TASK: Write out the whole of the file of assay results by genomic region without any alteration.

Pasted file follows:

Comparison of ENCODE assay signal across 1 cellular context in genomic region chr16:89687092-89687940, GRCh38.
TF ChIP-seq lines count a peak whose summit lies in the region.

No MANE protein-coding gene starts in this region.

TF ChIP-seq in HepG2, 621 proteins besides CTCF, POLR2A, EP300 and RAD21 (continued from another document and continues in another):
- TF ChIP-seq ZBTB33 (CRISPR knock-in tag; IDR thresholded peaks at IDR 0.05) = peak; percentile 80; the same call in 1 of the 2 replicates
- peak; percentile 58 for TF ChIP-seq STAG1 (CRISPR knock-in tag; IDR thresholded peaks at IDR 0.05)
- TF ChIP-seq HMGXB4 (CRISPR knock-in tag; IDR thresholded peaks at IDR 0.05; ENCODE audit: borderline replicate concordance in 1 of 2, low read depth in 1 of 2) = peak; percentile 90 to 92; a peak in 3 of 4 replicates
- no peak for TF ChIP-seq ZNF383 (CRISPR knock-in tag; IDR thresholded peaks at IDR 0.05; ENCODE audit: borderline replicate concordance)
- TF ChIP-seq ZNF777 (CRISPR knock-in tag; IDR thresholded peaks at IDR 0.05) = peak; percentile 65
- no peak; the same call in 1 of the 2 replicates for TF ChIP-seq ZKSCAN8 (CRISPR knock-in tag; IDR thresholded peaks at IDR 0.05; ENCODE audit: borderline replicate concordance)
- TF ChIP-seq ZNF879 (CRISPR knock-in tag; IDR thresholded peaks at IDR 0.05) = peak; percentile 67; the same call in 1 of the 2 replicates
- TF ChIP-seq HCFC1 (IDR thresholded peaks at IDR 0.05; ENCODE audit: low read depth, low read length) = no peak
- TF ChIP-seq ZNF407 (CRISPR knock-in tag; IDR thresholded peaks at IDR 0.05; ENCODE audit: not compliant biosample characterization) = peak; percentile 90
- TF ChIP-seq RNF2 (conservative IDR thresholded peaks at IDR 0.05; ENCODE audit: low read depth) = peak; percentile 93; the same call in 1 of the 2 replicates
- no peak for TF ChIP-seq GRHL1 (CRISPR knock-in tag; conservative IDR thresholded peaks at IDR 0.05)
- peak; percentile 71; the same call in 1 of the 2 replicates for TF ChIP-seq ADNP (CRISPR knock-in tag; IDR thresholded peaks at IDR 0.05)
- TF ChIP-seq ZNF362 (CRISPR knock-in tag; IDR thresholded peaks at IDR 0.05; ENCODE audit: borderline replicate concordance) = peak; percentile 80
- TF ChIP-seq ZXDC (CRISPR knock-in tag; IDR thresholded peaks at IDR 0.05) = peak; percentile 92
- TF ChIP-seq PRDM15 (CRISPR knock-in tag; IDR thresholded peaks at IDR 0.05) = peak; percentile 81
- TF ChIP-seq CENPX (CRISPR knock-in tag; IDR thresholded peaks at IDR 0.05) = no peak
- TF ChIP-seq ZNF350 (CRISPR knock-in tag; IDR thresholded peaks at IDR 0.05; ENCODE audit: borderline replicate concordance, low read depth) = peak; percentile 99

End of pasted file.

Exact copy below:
Comparison of ENCODE assay signal across 1 cellular context in genomic region chr16:89687092-89687940, GRCh38.
TF ChIP-seq lines count a peak whose summit lies in the region.

No MANE protein-coding gene starts in this region.

TF ChIP-seq in HepG2, 621 proteins besides CTCF, POLR2A, EP300 and RAD21 (continued from another document and continues in another):
- TF ChIP-seq ZBTB33 (CRISPR knock-in tag; IDR thresholded peaks at IDR 0.05) = peak; percentile 80; the same call in 1 of the 2 replicates
- peak; percentile 58 for TF ChIP-seq STAG1 (CRISPR knock-in tag; IDR thresholded peaks at IDR 0.05)
- TF ChIP-seq HMGXB4 (CRISPR knock-in tag; IDR thresholded peaks at IDR 0.05; ENCODE audit: borderline replicate concordance in 1 of 2, low read depth in 1 of 2) = peak; percentile 90 to 92; a peak in 3 of 4 replicates
- no peak for TF ChIP-seq ZNF383 (CRISPR knock-in tag; IDR thresholded peaks at IDR 0.05; ENCODE audit: borderline replicate concordance)
- TF ChIP-seq ZNF777 (CRISPR knock-in tag; IDR thresholded peaks at IDR 0.05) = peak; percentile 65
- no peak; the same call in 1 of the 2 replicates for TF ChIP-seq ZKSCAN8 (CRISPR knock-in tag; IDR thresholded peaks at IDR 0.05; ENCODE audit: borderline replicate concordance)
- TF ChIP-seq ZNF879 (CRISPR knock-in tag; IDR thresholded peaks at IDR 0.05) = peak; percentile 67; the same call in 1 of the 2 replicates
- TF ChIP-seq HCFC1 (IDR thresholded peaks at IDR 0.05; ENCODE audit: low read depth, low read length) = no peak
- TF ChIP-seq ZNF407 (CRISPR knock-in tag; IDR thresholded peaks at IDR 0.05; ENCODE audit: not compliant biosample characterization) = peak; percentile 90
- TF ChIP-seq RNF2 (conservative IDR thresholded peaks at IDR 0.05; ENCODE audit: low read depth) = peak; percentile 93; the same call in 1 of the 2 replicates
- no peak for TF ChIP-seq GRHL1 (CRISPR knock-in tag; conservative IDR thresholded peaks at IDR 0.05)
- peak; percentile 71; the same call in 1 of the 2 replicates for TF ChIP-seq ADNP (CRISPR knock-in tag; IDR thresholded peaks at IDR 0.05)
- TF ChIP-seq ZNF362 (CRISPR knock-in tag; IDR thresholded peaks at IDR 0.05; ENCODE audit: borderline replicate concordance) = peak; percentile 80
- TF ChIP-seq ZXDC (CRISPR knock-in tag; IDR thresholded peaks at IDR 0.05) = peak; percentile 92
- TF ChIP-seq PRDM15 (CRISPR knock-in tag; IDR thresholded peaks at IDR 0.05) = peak; percentile 81
- TF ChIP-seq CENPX (CRISPR knock-in tag; IDR thresholded peaks at IDR 0.05) = no peak
- TF ChIP-seq ZNF350 (CRISPR knock-in tag; IDR thresholded peaks at IDR 0.05; ENCODE audit: borderline replicate concordance, low read depth) = peak; percentile 99